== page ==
RH: What was the biggest challenge you faced when writing this book?
HE: The biggest challenge of any exhibition at the Met is getting the loans and getting the best authors. The catalogue actually includes loans from Egypt and Russia which for political reasons were never able to leave those countries.
RH: The time period covered in Byzantium and Islam is one of significant change. Can you pinpoint an object or a set of objects in the book and in the Met collection that really exemplify this transition?
HE: In the Byzantine collection we have the David Plates, which are of the reign of the Emperor Heraclius right at the beginning of the 7th century when the empire has defeated the Sasanians and appears to be growing again in stability. The weight of that silver and the quality of the workmanship attest to a culture that is rather confident about itself.
The rise of Islam is so extensive, so quick, it takes Syria; Egypt, the breadbasket of the Byzantine Empire; and the North African coast, a region that had produced Roman Emperors and was long a part of Byzantium’s identity as the New Rome. What represents the transition to me is that when we Carbon 14 tested and dated a number of the textiles from Egypt, some dated from the Byzantine period (when Egypt was under rule from Constantinople) and others dated from into the period of Islamic rule by at least two centuries, but there is no change in style. This arrival of Islam, which is so tremendously transformative to the caliphate from the Islamic perspective, and which shrinks the Roman world from the Byzantine perspective, isn’t very visible in the first centuries. You see early mosques that have Byzantine elements in them, and we know that in some cases former bureaucrats of the Roman Empire served with the new bureaucrats of the Umayyad state. That was what was fascinating to me about Byzantium and Islam, it was really hard to sort objects between the 7th and 9th century and say this is so definitively another taste; it’s an aesthetic absorption.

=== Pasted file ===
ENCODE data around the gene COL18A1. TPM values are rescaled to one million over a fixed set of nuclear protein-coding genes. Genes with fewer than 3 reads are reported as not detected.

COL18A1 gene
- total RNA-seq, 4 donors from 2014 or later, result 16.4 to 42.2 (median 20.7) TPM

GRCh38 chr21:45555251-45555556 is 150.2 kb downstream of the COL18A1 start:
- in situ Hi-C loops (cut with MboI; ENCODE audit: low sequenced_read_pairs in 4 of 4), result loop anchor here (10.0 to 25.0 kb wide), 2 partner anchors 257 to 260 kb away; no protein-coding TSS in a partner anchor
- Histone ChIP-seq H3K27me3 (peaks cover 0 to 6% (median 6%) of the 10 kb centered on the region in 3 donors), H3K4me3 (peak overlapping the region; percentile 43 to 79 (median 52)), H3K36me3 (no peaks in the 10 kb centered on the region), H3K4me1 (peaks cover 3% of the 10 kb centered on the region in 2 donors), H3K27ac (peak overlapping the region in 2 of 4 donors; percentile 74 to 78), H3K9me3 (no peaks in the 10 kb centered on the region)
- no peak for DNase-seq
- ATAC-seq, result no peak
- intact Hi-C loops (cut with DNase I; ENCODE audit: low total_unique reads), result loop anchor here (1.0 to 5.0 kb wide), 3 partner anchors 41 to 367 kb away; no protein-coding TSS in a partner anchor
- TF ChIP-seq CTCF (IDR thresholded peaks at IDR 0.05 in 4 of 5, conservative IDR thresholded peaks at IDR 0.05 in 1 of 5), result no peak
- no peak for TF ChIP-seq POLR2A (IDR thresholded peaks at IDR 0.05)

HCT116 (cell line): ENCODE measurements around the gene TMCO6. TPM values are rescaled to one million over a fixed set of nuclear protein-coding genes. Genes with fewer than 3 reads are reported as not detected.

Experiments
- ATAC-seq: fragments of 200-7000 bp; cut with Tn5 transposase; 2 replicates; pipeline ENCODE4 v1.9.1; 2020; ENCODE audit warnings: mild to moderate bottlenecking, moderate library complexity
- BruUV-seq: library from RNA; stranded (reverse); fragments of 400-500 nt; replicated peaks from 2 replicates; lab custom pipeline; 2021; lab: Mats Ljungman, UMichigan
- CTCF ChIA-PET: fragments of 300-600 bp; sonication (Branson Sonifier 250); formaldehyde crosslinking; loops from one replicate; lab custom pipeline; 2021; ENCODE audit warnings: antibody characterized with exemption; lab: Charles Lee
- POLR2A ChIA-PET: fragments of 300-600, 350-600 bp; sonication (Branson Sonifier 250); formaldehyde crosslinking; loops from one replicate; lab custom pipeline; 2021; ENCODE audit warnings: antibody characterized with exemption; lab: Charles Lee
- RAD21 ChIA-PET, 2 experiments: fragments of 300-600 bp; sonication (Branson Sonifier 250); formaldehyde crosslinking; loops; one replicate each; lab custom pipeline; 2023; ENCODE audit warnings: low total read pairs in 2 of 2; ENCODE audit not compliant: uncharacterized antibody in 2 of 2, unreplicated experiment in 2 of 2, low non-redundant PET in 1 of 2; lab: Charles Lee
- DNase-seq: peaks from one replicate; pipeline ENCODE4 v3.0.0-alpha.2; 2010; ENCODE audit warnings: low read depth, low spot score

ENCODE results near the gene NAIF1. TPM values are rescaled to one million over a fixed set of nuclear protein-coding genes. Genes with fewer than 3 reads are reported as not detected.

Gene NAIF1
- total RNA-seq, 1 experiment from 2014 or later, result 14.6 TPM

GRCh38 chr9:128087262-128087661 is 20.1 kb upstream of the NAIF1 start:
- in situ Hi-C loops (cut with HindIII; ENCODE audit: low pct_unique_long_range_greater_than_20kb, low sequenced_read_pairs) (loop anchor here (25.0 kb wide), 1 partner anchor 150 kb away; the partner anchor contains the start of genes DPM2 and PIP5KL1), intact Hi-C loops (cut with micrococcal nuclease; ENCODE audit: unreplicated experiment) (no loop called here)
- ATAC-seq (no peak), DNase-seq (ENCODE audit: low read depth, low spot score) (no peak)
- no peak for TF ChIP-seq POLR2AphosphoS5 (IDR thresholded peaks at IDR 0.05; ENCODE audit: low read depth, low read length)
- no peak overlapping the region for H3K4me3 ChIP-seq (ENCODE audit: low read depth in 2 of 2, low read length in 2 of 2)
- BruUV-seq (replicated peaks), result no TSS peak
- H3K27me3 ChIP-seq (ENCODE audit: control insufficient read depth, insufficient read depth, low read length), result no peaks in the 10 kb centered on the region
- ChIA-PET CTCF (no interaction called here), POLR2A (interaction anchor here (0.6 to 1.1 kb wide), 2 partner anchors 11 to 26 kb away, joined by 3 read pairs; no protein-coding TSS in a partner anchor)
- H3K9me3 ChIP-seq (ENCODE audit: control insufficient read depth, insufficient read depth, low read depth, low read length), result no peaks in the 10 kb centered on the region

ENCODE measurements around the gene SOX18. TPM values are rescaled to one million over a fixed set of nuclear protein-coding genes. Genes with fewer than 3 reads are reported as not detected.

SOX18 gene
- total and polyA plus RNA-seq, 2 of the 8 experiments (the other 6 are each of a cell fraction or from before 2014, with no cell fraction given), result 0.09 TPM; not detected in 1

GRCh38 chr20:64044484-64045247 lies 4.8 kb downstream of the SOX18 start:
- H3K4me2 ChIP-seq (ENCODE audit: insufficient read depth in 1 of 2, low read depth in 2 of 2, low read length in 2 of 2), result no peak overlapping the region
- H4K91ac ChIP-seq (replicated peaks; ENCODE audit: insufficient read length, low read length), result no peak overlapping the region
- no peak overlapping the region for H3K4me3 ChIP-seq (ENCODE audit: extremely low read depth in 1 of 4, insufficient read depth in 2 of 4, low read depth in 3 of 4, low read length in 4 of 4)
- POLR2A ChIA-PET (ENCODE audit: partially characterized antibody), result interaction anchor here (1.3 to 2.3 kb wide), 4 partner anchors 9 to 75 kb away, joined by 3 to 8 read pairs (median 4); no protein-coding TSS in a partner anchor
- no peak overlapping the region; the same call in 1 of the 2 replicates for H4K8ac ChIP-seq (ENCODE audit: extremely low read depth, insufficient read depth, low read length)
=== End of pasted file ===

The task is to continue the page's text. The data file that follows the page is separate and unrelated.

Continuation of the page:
RH: Aside from winning such a prestigious award, what was most memorable about your visit to Iran? Had you visited before?
HE: I’ve never been to Iran before. I’ve studied Iranian art in various ways, not necessarily always in an Iranian context. For my own areas of research, the most amazing things were the Sasanian rock cut reliefs. We went from Tehran, where the awards ceremony was, and where we were guests of the ministry, south to Isfahan and Shiraz including Persian and Sasanian sites, like Persepolis and Bishapur. I had always assumed that the Sasanian rock cut reliefs were up high and rather individual, but they are giant political posters! They’re carved along the rock faces right above your head. So if you were in a caravan train, you would be looking at the greatness of your rulers’ state. It doesn’t change what they are, it just changes how you interact with them, and I found that quite amazing. The Islamic sites were the mosque and the madrasas (buildings used for teaching Islamic theology and religious law), which were incredibly beautiful. I also found it quite lovely that in Isfahan, Arthur Pope, who was a great Islamic scholar of the 20th century, is buried with his wife, Phyllis Ackerman, in a very lovely tomb that was put up by the Isfahan government in the park by the river. Pope passed away in 1969, a time when you wouldn’t expect foreign scholars to be given such prestige and respect. I think this is evidence of the continuing respect in Iran for scholarship.
After our conversation, Helen Evans showed me the framed award and a signed certificate from the jury of the World Book Award. The certificate is prefaced by the following poem:
“In the Name of God”
Thou has come to unite, not to separate,
I look not at the tongue and speech,
I look at the inward [spirit] and the state [of feeling],
The religion of love is apart from all religions,
For lovers, the only religion and creed is; God
Moulana Jalaluddin Rumi
Masnavi, Book II